In a frying pan, heat 3 tablespoons of olive oil over medium high heat. Sear your roast, turning it 1/4 turn about every 3 minutes. Transfer to a baking dish and place in the oven on the middle rack and reduce heat to 350. Bake for 1 hour for a 2 pound roast. About 15 minutes before completion, brush your basting mixture to cover the outside of the roast. Continue to bake for 15 more minutes. Your roast should be done to medium. Remove from oven and let stand for 10 minutes. Cut strings off and with a sharp knife, slice even slices and set on a serving platter. Enjoy this roast. It should still be moist and succulent, full of flavors, with the hints of sesame and ginger. I would serve this with the Asian Sesame Noodle Salad that I posted earlier.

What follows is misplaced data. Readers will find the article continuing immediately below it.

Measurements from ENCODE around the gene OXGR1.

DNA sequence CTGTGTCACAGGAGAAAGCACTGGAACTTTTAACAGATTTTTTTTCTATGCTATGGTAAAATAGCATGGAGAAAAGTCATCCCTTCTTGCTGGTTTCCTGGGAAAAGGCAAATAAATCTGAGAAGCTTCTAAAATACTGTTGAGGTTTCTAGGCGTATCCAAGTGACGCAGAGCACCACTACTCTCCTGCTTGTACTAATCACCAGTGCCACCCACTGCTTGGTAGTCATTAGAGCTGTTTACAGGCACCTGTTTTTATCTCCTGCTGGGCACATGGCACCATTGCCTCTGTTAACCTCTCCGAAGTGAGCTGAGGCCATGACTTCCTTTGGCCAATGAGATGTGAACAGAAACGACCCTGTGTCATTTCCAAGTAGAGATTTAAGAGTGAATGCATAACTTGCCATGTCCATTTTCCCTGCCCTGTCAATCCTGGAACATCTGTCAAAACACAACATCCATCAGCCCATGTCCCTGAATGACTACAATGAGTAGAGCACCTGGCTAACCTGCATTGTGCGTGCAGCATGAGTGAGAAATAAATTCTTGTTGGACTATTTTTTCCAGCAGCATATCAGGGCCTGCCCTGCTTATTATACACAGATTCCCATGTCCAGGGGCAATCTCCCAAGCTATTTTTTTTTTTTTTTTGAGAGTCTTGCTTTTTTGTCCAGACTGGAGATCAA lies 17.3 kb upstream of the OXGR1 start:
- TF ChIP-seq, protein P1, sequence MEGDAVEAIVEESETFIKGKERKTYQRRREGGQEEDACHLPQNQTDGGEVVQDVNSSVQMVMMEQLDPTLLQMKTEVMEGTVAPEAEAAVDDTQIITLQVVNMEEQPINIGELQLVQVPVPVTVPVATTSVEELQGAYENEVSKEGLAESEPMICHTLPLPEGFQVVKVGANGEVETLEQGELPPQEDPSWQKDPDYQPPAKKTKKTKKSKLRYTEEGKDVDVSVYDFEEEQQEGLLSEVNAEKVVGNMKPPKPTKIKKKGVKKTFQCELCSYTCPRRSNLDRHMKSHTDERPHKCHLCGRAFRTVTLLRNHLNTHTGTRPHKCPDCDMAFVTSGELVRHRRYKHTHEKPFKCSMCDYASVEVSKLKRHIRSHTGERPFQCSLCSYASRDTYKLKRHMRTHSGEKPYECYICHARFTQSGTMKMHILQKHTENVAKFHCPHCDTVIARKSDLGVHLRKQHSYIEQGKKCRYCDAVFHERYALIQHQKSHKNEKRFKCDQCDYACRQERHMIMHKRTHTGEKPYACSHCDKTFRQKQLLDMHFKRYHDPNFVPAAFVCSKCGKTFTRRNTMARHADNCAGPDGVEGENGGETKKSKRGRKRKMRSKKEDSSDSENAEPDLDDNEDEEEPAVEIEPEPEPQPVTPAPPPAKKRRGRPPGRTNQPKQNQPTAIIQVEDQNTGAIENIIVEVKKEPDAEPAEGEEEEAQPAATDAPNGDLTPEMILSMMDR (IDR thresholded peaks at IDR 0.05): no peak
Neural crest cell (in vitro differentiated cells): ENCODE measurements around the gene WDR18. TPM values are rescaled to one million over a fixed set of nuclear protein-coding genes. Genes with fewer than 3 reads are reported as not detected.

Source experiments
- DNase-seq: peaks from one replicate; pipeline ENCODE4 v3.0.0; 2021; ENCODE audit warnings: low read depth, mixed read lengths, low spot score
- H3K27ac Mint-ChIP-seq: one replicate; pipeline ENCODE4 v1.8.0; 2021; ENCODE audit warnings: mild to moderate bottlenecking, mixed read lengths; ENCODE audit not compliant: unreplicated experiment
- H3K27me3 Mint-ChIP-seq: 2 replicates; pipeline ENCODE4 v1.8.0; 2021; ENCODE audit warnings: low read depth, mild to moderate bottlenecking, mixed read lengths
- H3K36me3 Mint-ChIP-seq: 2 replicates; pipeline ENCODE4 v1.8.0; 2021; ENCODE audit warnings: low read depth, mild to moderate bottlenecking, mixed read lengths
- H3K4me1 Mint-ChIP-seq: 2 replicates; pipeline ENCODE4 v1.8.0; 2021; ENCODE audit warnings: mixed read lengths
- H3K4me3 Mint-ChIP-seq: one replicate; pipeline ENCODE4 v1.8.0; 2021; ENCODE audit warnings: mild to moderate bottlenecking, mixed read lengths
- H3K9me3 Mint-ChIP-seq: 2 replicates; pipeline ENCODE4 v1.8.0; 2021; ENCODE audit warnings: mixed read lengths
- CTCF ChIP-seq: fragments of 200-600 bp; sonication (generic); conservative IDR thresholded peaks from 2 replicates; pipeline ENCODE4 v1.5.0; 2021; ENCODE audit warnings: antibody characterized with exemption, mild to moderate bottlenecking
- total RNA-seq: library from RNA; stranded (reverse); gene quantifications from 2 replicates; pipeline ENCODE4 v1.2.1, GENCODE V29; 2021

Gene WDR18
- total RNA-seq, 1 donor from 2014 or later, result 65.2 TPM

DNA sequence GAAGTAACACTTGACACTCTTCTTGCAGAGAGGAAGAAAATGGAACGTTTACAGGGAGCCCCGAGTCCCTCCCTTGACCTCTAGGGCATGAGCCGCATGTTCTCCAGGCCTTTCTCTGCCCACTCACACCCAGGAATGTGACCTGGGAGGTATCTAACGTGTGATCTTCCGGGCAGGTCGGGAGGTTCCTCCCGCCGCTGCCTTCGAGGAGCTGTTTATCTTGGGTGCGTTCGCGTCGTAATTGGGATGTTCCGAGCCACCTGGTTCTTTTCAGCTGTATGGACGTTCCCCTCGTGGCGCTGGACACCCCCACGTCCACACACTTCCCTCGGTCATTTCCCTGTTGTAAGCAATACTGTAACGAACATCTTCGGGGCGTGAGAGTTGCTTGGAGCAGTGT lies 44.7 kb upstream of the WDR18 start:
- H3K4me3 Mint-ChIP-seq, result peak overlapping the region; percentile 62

1. Wow. this looks absolutely amazing. I usually pound it out until it is really thin. I love that you did not do that in this recipe.

  2. very nice and flavorful sounding - I like the added Asian flair...much different from the sausage/spinach roulade I posted earlier...will definitely do this version...

  3. looks delicious ... I've been seen pork loin on sale alot recently ... been wanting to try something with it ...

  4. that looks great! your roast pork loin looks flavorful and mouth watering

  5. Love doing roulades! Just saw a recipe with a turkey roulade. What a great way to add interesting flavor and new ingredients to a main course!

  6. Looks great! I do agree it does seem to be much easier to make than pronounce :D

  7. Wow. this looks absolutely delicious.A must try now.

  8. C'est magnifique! What a great recipe and enticing!

  9. bravo à toi Nick this is wonderful and you are right first of all have fun while cooking so the easiest it is the best it can be ! salut de Paris ! Pierre

  10. Working on some pork loin right now, this recipe looks great!!